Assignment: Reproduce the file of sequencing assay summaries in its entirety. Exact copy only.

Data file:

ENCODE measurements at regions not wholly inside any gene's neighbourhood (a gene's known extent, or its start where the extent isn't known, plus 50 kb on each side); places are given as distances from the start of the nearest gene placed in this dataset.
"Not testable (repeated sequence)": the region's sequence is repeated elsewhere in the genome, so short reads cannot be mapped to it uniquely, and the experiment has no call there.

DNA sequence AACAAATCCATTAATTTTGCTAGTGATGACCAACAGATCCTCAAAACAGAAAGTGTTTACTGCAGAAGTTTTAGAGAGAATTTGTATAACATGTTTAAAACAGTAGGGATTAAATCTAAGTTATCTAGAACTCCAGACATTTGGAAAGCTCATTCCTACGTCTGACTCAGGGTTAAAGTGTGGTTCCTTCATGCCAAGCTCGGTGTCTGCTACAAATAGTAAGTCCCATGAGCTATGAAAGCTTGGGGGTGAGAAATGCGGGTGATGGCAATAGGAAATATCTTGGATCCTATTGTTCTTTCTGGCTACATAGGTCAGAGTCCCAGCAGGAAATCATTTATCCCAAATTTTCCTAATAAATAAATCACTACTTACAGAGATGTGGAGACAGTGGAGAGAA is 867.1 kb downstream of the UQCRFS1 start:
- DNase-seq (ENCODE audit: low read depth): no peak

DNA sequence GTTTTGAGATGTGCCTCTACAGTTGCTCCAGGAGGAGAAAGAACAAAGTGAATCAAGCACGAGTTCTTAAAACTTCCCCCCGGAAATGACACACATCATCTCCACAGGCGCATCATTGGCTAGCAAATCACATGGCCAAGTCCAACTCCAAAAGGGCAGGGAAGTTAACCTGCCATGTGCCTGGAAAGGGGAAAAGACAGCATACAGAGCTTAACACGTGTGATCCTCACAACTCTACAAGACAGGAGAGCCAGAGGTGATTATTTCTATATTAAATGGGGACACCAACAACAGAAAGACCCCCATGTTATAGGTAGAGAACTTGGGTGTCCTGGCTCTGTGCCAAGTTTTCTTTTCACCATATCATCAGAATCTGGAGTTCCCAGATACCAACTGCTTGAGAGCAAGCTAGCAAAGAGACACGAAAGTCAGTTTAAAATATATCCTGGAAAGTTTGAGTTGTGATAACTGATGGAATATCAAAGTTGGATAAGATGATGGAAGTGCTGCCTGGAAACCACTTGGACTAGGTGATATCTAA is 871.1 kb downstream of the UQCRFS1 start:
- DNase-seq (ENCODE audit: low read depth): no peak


ENCODE measurements at regions not wholly inside any gene's neighbourhood (a gene's known extent, or its start where the extent isn't known, plus 50 kb on each side); places are given as distances from the start of the nearest gene placed in this dataset.
"Not testable (repeated sequence)": the region's sequence is repeated elsewhere in the genome, so short reads cannot be mapped to it uniquely, and the experiment has no call there.

DNA sequence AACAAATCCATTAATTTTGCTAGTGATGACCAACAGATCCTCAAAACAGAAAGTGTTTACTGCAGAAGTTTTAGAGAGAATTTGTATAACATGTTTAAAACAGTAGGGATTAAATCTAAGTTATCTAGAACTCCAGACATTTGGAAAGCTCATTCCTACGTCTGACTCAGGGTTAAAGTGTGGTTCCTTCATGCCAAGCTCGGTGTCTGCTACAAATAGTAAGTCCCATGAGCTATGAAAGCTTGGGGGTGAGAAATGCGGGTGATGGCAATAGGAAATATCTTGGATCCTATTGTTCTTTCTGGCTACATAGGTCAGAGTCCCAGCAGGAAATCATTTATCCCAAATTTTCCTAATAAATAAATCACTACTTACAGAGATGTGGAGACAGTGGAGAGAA is 867.1 kb downstream of the UQCRFS1 start:
- DNase-seq (ENCODE audit: low read depth): no peak

DNA sequence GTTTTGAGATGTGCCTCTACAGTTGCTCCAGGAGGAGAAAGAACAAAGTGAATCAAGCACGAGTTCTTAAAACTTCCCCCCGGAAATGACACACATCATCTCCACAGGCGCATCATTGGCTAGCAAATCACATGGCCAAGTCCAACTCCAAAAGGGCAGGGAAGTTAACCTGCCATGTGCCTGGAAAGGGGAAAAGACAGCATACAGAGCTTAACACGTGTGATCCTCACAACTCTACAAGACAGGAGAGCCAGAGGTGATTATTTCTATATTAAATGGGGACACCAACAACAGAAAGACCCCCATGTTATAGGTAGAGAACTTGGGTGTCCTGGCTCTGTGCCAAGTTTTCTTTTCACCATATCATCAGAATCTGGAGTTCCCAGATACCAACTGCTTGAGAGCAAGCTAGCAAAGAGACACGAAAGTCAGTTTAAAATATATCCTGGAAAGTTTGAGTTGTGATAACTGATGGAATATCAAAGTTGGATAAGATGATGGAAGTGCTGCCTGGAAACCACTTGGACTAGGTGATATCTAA is 871.1 kb downstream of the UQCRFS1 start:
- DNase-seq (ENCODE audit: low read depth): no peak